By: John Van de Vaarst, National Clinician
There have been several articles written about the NCAA rules on substitution. However, the recently completed 2013 NISOA Assessment Survey indicates that there is still confusion about the proper application of the NCAA rules on substitutions. Rule 3, Players and Substitutes, provides the “when and how” for substitutions. The purpose of this article is to review the rule and the proper methods for substitution. However, it is imperative that every referee who is assigned an intercollegiate game be thoroughly familiar with the rule. In addition, the referee must be cognizant of any league modifications. For example, in Junior College, substitutions are unlimited and the clock is not stopped in the last 5 minutes of the game for substitutions. Also, in several regions of Junior College a player who is cautioned must leave the field.
Rule 3.3, Number of Substitutions, indicates that either team may substitute up to 11 players at a time under the conditions set forth in Rule 3.4. When Allowed, Rule 3.4, provides the various conditions when substitutes may enter the game. 3.4.6 provides specific guidance for the referee on situations that deal with a cautioned player and how a substitution can occur. Rule 3 continues with very specific instructions on dealing with substitution when a goalkeeper is ejected; players instructed to leave the field due to equipment problems; and injured players. Each of these instances have specific procedures that the referee must be keenly aware of and deal with properly.
Rule 3.5 provides information on Re-entry Conditions, Restrictions, Exceptions. Again the referee must be knowledgeable of these requirements and apply them properly so there is no protest. An example on how the restrictions can become a problem was in a highly contested Division I game in a very strong conference. In the second overtime the coach for the home team substituted for one of his key players. A few minutes later the player returned to the score table for reentry. The alternate official and assistant referee advised the coach that the player could not reenter. The coach argued and attempted to make the substitution. The assistant referee quickly and professionally alerted the referee of the situation and the substitution was not permitted. If the substitution had occurred the game could have been protested. This is an excellent example of the officiating team knowing the rule, applying it properly and working as a team to prevent a potential problem. The officiating team would have had to take a different action if the substitution was the goalkeeper, refer to Rule 3.5.2.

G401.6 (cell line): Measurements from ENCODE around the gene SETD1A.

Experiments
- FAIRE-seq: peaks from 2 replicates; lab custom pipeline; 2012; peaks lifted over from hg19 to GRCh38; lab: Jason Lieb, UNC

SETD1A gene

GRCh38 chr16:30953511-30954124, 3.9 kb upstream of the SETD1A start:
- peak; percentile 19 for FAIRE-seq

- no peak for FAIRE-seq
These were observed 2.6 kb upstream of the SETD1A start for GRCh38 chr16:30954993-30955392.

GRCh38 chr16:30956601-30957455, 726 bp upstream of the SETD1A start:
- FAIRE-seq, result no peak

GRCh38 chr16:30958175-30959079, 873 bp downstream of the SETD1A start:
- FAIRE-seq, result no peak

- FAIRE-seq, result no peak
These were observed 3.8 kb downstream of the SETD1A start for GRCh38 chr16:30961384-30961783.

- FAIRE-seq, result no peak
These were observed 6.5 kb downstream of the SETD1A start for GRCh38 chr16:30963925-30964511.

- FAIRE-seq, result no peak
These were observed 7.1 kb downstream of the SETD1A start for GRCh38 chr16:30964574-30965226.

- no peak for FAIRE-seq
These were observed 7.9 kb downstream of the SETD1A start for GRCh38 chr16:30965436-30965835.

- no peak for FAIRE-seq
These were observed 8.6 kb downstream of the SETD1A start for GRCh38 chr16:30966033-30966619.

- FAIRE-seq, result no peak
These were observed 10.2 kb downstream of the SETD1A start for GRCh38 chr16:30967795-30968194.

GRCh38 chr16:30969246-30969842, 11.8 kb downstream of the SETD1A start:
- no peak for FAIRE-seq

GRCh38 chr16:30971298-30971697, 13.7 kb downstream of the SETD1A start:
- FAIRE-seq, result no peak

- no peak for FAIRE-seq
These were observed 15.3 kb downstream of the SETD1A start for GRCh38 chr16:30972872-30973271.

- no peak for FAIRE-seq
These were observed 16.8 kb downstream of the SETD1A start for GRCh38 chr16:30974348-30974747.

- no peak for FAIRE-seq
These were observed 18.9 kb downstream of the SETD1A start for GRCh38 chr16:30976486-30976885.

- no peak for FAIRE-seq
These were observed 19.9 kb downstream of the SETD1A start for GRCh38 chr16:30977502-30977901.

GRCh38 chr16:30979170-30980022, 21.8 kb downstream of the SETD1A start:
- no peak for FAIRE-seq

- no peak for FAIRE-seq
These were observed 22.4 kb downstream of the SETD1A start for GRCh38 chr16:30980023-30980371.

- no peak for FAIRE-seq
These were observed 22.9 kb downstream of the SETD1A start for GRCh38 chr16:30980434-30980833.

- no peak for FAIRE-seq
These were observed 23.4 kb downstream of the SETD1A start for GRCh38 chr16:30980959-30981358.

Injured players, bleeding or blood on the uniform and signs of concussions are unique situations that again must be dealt with properly. Rule 3.5.3 provides the procedures for these instances. Again the referee team must know how to deal with bleeding or signs of concussions so protests are not filed.
The NCAA Rule Book provides instructions on how players report into the game. This is covered in Rule 3.6. Substitutes are not to wait at the halfway line until the player leaves the field. The substitute enters the game when beckoned by the referee. This is different than the Laws of the Game and should not be confused. Also, in this portion of the rule, guidance is given when a substitute becomes a player of record. This is important to know if a misconduct occurs while the substitution is taking place.
Lastly, Rule 3.7, Changing Goalkeepers, provides information on how a field player may change with the goalkeeper. Again, the referee must ensure that the rule is followed correctly.
In summary, every member of NISOA must be thoroughly knowledgeable of the entire NCAA Rule Book. A misapplication of the substitute rule may result in a protest and a potential adverse impact on future assignments for the referee that misapplied the rule.